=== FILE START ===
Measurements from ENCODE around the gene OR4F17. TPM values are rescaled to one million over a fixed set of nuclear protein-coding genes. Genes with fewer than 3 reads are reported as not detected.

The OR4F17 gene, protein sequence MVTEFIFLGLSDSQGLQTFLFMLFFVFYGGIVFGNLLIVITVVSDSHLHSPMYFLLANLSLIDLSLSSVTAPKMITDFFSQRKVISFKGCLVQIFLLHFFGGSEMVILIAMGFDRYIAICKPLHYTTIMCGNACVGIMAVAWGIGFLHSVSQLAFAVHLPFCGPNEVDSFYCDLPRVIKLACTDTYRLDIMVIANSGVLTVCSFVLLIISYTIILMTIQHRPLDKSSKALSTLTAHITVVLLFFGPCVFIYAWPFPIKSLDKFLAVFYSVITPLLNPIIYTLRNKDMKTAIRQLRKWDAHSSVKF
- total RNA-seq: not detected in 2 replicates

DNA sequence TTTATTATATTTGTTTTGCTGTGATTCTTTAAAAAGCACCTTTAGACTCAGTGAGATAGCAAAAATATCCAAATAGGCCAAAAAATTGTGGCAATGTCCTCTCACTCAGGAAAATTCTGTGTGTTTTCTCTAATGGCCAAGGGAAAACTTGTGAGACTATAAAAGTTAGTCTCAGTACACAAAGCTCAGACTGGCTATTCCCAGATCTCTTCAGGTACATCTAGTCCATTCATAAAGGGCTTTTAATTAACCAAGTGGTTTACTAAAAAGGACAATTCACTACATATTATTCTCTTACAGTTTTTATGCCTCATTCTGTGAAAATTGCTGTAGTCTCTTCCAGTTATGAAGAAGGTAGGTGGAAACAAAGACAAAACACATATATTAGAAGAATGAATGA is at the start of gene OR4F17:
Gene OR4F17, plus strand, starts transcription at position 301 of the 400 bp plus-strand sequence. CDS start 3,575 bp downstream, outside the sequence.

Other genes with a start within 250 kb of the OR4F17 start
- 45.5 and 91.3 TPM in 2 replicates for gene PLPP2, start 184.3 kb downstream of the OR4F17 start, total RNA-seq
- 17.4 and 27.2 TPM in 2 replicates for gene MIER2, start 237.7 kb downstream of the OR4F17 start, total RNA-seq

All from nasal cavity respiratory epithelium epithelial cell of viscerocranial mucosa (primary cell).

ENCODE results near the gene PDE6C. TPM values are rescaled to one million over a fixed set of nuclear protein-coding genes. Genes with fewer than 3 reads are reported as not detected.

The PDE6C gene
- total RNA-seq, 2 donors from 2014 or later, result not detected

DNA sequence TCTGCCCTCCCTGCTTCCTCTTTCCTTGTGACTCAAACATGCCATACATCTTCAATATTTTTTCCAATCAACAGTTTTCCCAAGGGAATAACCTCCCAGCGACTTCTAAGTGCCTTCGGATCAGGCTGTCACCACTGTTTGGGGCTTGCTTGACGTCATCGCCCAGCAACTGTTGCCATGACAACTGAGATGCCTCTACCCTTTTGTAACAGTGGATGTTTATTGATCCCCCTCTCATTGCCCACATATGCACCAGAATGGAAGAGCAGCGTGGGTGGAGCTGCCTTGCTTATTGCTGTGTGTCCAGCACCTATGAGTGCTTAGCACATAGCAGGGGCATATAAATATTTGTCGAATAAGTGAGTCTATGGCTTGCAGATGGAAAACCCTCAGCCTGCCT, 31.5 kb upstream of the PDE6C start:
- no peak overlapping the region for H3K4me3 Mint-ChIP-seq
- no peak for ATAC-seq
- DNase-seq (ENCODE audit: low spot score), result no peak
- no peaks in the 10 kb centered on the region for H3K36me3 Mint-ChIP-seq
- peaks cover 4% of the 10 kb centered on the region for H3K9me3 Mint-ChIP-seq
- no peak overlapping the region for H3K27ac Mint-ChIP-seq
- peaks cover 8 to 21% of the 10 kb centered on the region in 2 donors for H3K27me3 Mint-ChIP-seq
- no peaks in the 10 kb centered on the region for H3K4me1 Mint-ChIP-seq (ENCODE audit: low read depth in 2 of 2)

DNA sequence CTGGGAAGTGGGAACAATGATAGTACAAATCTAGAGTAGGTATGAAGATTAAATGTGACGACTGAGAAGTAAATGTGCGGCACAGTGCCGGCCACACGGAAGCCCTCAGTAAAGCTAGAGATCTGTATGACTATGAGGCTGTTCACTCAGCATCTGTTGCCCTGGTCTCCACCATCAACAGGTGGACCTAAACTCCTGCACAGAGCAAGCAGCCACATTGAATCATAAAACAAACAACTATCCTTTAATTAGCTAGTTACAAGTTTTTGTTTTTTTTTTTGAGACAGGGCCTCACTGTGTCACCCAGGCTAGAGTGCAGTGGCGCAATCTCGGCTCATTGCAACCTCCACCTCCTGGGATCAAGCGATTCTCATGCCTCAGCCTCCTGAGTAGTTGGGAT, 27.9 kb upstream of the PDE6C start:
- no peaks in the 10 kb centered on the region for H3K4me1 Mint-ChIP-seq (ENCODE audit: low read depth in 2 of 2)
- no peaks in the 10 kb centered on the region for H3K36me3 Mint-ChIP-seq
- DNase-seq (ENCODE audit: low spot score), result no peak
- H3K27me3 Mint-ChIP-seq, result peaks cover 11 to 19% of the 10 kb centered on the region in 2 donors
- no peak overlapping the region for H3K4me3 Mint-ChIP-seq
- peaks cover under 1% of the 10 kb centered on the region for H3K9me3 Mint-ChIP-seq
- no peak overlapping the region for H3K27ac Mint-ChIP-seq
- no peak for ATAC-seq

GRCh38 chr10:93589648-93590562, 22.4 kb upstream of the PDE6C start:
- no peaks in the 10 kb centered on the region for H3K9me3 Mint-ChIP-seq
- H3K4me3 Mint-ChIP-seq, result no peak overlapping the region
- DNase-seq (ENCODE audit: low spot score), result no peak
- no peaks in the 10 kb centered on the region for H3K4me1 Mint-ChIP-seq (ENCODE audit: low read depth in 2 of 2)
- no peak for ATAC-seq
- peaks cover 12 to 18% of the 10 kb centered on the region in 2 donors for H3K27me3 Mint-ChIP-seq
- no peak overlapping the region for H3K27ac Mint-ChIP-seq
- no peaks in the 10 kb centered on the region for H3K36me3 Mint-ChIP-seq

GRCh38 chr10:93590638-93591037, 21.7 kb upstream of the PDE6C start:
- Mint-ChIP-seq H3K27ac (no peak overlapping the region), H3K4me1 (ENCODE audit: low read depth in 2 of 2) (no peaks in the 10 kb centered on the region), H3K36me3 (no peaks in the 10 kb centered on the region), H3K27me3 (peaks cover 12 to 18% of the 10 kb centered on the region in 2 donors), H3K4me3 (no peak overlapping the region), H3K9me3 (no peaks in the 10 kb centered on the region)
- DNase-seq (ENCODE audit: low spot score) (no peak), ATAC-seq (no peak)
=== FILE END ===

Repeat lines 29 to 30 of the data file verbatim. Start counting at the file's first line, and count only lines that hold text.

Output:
- no peak overlapping the region for H3K27ac Mint-ChIP-seq
- no peak for ATAC-seq